Ford Motor Co. announced Monday plans starting in 2022 to outfit every new vehicle it sells in the U.S. with cellular technology enabling the vehicle to communicate with infrastructure, other vehicles or businesses around it.
Apple said the US-China trade war had weighed on consumers in the world's second-largest economy. Some pundits pointed to a broader economic slowdown in the country, while others highlighted the growing domestic competition that Apple faces in China from increasingly capable domestic suppliers like Huawei and Xiaomi. None of this is wrong, but it misses the deeper issue: US companies face a growing risk of being boxed out of the next wave of innovation in China.
Artificial intelligence is poised to make a significant impact on the global economy, adding $15.7 trillion to the GDP by 2030. In pursuit of these economic benefits, many countries have developed national strategies to promote the adoption of AI within their borders, such as China’s ambitious plan to become the global leader in AI. But what can state and local governments -- especially those outside of the country’s main tech hubs -- do to ensure they are not left behind in the AI economy?
Only one in four Americans (26 percent) think government should strictly limit the use of facial recognition technology, according to a new survey from the Center for Data Innovation—and that support drops even further if it would come at the expense of public safety. Fewer than one in five Americans (18 percent) would agree with strictly limiting the technology if that is the tradeoff, while a solid majority (55 percent) would disagree.
In November 2018, China Electronics Technology Group Corporation (CETC), China’s biggest defense electronics company, unveiled a prototype radar that it claims can detect stealth aircraft in flight. The radar uses some of the exotic phenomena of quantum physics to help reveal planes’ locations. It’s just one of several quantum-inspired technologies that could change the face of warfare.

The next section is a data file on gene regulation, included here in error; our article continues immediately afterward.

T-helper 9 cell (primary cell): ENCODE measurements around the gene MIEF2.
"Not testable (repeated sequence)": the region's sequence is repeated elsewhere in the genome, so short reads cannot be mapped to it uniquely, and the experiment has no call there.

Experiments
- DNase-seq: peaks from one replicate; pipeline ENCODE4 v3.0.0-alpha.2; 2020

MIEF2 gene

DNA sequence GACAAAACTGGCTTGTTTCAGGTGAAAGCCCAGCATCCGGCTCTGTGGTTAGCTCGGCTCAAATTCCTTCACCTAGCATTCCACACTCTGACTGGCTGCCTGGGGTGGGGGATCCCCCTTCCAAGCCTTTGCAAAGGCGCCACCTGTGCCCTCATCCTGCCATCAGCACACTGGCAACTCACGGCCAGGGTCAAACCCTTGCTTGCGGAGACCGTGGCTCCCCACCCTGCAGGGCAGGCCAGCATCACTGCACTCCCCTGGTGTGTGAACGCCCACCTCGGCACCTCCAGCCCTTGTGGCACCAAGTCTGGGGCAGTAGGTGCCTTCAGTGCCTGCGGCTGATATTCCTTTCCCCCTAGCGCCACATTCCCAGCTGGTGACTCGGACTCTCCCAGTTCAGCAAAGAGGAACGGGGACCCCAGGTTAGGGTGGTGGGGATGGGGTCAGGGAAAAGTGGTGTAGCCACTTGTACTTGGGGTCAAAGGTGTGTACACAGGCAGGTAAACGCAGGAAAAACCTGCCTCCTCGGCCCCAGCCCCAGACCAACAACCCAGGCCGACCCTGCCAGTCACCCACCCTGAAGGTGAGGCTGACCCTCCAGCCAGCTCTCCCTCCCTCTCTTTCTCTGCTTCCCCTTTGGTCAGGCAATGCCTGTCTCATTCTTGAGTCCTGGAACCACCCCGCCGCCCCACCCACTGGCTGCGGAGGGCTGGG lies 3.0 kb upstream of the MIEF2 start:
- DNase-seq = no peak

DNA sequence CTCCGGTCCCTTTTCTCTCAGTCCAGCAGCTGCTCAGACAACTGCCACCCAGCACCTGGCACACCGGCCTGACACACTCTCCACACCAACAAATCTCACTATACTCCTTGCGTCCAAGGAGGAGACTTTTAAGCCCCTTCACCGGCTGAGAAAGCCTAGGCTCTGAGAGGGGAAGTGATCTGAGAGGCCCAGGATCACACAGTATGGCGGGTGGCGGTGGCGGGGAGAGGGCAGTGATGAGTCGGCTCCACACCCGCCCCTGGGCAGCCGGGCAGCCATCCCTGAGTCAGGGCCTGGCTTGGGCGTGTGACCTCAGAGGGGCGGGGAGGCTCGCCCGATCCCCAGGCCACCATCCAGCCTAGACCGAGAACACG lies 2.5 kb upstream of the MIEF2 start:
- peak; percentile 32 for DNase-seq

Chinese technology companies have long been the talk of the Consumer Electronics Show, an annual showcase of new ideas and products, sending executives to deliver keynote speeches and throw flashy events to show off their new products.
Chances are, you're exposed to artificial intelligence every day. Whether you're browsing your Facebook (FB) feed or talking to Apple's Siri, you're interacting with artificial intelligence. And artificial intelligence has been the cause of many of the technological breakthroughs in the past several years - from robots to Tesla. But while there are certainly naysayers to the technological development, AI seems set to become the future of predictive tech.
Action toward improving the availability and speed of broadband in rural areas is emerging as an early theme in 2019, continuing activity from 2018. Oregon, Washington and the USDA all announced new initiatives last month. In mid-December, the USDA announced the availability of $600 million in grants and loans to support improvement of broadband accessibility across rural America.
Users within the coverage area of AT&T's new 5G network, which has been launched across 12 major US cities, have taken to social media to share their displeasure with the new network's mediocre speeds, with many noting that it's not much faster than 4G LTE.
The timing is… less than ideal. Just as the industry is recovering from a holiday-induced hangover, we’re thrust into the country’s largest consumer electronics show. The timing, of course, is not coincidental. The show is intended to offer a preview for the tech year to come.